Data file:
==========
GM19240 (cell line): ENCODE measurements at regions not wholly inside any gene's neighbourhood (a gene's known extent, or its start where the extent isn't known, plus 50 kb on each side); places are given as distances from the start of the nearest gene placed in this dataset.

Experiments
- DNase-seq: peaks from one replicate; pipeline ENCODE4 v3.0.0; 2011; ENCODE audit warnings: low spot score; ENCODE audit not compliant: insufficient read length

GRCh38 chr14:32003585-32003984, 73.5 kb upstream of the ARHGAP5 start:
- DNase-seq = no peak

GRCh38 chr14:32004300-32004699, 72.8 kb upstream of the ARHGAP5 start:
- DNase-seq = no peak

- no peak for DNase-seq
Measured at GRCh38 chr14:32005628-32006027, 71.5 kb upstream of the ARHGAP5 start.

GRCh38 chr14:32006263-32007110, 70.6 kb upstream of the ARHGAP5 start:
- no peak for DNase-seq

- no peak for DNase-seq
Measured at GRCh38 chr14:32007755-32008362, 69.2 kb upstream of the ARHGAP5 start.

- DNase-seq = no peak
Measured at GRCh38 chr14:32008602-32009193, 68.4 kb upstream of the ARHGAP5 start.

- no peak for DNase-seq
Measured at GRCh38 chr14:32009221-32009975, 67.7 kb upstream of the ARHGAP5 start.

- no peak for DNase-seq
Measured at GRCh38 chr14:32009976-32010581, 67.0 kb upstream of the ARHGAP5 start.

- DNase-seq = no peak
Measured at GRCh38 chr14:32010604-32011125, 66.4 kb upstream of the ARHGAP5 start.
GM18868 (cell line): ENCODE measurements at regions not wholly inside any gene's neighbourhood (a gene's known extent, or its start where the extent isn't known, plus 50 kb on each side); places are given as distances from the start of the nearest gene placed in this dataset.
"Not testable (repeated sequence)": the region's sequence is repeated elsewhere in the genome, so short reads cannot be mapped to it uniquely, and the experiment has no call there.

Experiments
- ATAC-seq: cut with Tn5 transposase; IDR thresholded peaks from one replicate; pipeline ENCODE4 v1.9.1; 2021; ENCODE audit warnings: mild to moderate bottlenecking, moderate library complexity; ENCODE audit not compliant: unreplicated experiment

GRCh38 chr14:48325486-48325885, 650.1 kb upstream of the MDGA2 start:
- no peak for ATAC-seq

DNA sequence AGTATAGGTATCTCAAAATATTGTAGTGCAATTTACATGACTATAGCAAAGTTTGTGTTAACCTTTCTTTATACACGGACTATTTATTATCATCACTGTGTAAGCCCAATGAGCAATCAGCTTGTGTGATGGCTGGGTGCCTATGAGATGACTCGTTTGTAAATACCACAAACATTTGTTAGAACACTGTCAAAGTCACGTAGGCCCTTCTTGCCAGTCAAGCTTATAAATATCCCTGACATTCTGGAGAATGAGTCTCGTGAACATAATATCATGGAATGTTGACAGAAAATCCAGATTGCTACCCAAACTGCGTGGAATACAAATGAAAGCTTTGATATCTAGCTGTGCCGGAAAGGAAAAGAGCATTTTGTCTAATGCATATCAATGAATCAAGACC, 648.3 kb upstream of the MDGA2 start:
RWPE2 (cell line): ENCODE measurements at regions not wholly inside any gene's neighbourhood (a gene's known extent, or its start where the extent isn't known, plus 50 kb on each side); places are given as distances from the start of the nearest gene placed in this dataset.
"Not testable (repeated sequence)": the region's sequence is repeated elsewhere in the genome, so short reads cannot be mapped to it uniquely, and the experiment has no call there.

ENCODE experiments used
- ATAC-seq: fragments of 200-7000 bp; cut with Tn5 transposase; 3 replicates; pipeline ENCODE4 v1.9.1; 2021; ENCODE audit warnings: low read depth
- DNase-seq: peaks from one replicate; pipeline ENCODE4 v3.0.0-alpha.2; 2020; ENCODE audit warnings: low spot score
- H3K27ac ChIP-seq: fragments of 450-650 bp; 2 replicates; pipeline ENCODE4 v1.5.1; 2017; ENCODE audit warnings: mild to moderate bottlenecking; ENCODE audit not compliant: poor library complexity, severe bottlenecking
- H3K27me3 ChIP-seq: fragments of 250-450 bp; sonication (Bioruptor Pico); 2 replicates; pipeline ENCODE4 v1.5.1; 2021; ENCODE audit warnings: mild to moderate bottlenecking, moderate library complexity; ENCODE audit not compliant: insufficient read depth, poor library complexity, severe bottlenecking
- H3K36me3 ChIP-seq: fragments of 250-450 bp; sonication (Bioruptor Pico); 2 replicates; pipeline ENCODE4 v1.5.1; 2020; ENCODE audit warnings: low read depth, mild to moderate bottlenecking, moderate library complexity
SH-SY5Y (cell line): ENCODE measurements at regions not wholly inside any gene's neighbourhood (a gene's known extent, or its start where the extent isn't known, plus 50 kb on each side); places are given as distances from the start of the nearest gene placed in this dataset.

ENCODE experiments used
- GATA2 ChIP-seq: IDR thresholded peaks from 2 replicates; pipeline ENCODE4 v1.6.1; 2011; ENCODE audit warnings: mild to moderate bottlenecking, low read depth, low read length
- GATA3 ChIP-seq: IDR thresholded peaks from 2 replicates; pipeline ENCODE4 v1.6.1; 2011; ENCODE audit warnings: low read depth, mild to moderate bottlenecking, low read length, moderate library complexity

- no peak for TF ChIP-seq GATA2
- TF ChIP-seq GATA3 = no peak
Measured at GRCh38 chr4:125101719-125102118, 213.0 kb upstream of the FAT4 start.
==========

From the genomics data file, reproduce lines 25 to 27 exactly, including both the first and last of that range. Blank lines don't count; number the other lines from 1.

- ATAC-seq: cut with Tn5 transposase; IDR thresholded peaks from one replicate; pipeline ENCODE4 v1.9.1; 2021; ENCODE audit warnings: mild to moderate bottlenecking, moderate library complexity; ENCODE audit not compliant: unreplicated experiment

GRCh38 chr14:48325486-48325885, 650.1 kb upstream of the MDGA2 start:
- no peak for ATAC-seq